The OSC investigates the following types of discriminatory behavior under the antidiscrimination provision of the Immigration and Nationality Act (INA), 8 USC § 1324b:
· Discrimination based on citizenship or immigration status
With respect to hiring, firing, hiring, or transferring employers with four or more employees for a fee, employers may not treat individuals differently because they are or are not U.S. citizens or eligible persons. US citizens, recent permanent residents, temporary residents, asylum seekers and refugees are protected from discrimination based on citizenship status. However, permanent residents who do not apply for naturalization within six months of their eligibility are not protected from discrimination based on citizenship status. Discrimination based on citizenship status that is otherwise required to comply with any law, regulation, executive order or governmental treaty is permitted by law.
· Discrimination based on national origin
With respect to the hiring, firing, hiring, or transfer of employers with more than three and fewer than fifteen employees for a fee, employers may discard individuals because of their place of birth, country of origin, ethnic origin, native language, accent, or because they do not treat you differently are felt or sound strange. All US citizens, lawful permanent residents and those eligible to work are protected from discrimination based on national origin. The Equal Opportunities Commission is responsible for employers with fifteen or more employees.
· Unfair Documentation Practices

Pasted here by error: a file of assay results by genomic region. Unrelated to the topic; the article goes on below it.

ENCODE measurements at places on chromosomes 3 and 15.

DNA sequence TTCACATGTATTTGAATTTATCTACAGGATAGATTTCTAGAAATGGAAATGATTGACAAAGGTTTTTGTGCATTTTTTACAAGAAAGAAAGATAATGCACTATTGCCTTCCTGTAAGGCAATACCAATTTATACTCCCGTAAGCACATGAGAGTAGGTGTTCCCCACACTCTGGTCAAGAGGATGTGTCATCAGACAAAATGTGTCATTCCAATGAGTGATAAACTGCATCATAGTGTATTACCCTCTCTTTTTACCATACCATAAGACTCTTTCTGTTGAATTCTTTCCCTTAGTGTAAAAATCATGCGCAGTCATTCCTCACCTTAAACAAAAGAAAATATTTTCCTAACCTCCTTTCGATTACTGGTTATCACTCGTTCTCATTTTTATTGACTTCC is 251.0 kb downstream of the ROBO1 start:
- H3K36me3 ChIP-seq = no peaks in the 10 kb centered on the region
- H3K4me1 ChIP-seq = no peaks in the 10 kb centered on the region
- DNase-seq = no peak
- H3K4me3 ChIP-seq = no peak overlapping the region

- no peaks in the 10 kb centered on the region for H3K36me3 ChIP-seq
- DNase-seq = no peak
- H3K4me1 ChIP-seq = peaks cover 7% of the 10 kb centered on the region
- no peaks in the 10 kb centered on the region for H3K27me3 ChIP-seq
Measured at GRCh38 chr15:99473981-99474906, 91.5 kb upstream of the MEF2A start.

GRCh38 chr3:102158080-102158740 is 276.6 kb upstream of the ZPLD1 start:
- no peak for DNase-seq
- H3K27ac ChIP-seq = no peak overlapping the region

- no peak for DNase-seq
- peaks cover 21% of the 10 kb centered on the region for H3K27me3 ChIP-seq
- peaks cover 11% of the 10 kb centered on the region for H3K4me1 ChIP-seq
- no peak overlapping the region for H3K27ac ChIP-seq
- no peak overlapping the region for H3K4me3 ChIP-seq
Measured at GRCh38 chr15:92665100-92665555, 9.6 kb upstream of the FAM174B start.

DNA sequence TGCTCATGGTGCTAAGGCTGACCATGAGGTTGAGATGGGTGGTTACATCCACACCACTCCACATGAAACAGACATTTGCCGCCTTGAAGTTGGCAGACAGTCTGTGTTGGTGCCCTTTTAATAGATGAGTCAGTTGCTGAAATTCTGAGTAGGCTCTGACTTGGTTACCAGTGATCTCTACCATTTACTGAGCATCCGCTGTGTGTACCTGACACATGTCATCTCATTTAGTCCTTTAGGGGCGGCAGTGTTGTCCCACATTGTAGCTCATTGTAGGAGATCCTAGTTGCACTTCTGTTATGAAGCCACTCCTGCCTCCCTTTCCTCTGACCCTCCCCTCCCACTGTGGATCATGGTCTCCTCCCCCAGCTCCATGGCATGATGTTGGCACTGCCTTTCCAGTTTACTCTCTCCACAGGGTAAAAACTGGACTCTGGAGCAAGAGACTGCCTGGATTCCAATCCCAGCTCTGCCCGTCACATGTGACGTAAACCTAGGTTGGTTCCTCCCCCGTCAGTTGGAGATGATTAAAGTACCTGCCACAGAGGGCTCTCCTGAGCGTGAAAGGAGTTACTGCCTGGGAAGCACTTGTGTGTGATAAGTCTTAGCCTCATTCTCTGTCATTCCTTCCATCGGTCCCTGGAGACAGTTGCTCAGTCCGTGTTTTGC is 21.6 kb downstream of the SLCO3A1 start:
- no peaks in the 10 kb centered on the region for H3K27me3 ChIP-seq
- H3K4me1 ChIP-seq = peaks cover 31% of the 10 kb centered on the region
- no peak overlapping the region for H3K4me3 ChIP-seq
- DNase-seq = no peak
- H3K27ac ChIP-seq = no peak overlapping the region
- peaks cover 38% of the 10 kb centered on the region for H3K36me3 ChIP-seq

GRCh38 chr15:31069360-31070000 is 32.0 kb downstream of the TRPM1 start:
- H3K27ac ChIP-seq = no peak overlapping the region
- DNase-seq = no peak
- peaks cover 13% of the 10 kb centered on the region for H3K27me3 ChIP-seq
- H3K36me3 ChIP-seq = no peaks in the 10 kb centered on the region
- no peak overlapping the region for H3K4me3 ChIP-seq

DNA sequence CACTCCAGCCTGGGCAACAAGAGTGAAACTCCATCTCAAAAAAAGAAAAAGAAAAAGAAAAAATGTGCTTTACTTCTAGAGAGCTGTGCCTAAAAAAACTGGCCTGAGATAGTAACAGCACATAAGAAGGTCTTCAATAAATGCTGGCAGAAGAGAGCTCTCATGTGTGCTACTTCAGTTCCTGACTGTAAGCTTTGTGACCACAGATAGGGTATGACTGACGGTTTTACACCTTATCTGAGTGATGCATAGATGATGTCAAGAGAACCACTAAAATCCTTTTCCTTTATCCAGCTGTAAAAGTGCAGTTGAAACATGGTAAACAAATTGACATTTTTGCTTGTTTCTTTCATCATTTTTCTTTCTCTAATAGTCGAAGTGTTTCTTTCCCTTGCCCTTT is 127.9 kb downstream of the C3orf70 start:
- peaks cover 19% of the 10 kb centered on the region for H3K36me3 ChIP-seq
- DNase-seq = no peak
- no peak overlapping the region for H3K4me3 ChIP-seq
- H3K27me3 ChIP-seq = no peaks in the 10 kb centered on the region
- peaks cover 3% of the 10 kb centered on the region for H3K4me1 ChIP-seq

With respect to employee employability verification, employers may not request more or different documents than are required for employability verification, refuse reasonably genuine looking documents, or disclose certain documents to others in order to be discriminated against on the basis of citizenship status or national origin. US citizens and all persons entitled to work are protected against misuse of documents.
Persons filing charges with OSC; collaborating with an OSC investigation; challenge actions that may constitute unfair documentation practices or discrimination based on citizenship, immigration status, or national origin; or who exercise their rights under the INA Anti-Discrimination Policy are protected from retaliation.
The IRCA contains penalties for non-compliance with I-9. Federal law provides for prison terms or fines for providing false information or using false documents in connection with the completion of I-9. An employer who hires an unauthorized worker can be fined anywhere from $250 to $5,500 per worker. In addition, such an employer can be barred from federal government contracts for one year. An employee who knowingly accepts fraudulent documentation may also be prosecuted under other immigration laws.
An employer who fails to maintain proper records that I-9 verification services have been properly filed can be fined $110 per missing item for each form, up to $1100 per form, even if the employee is legally entitled to in to work in the US. Since 2009, Immigration & Customs Enforcement (ICE) conducted over 7,500 audits and issued over $80 million in fines. In 2011 alone, ICE conducted 2,740 audits and fined over $7 million.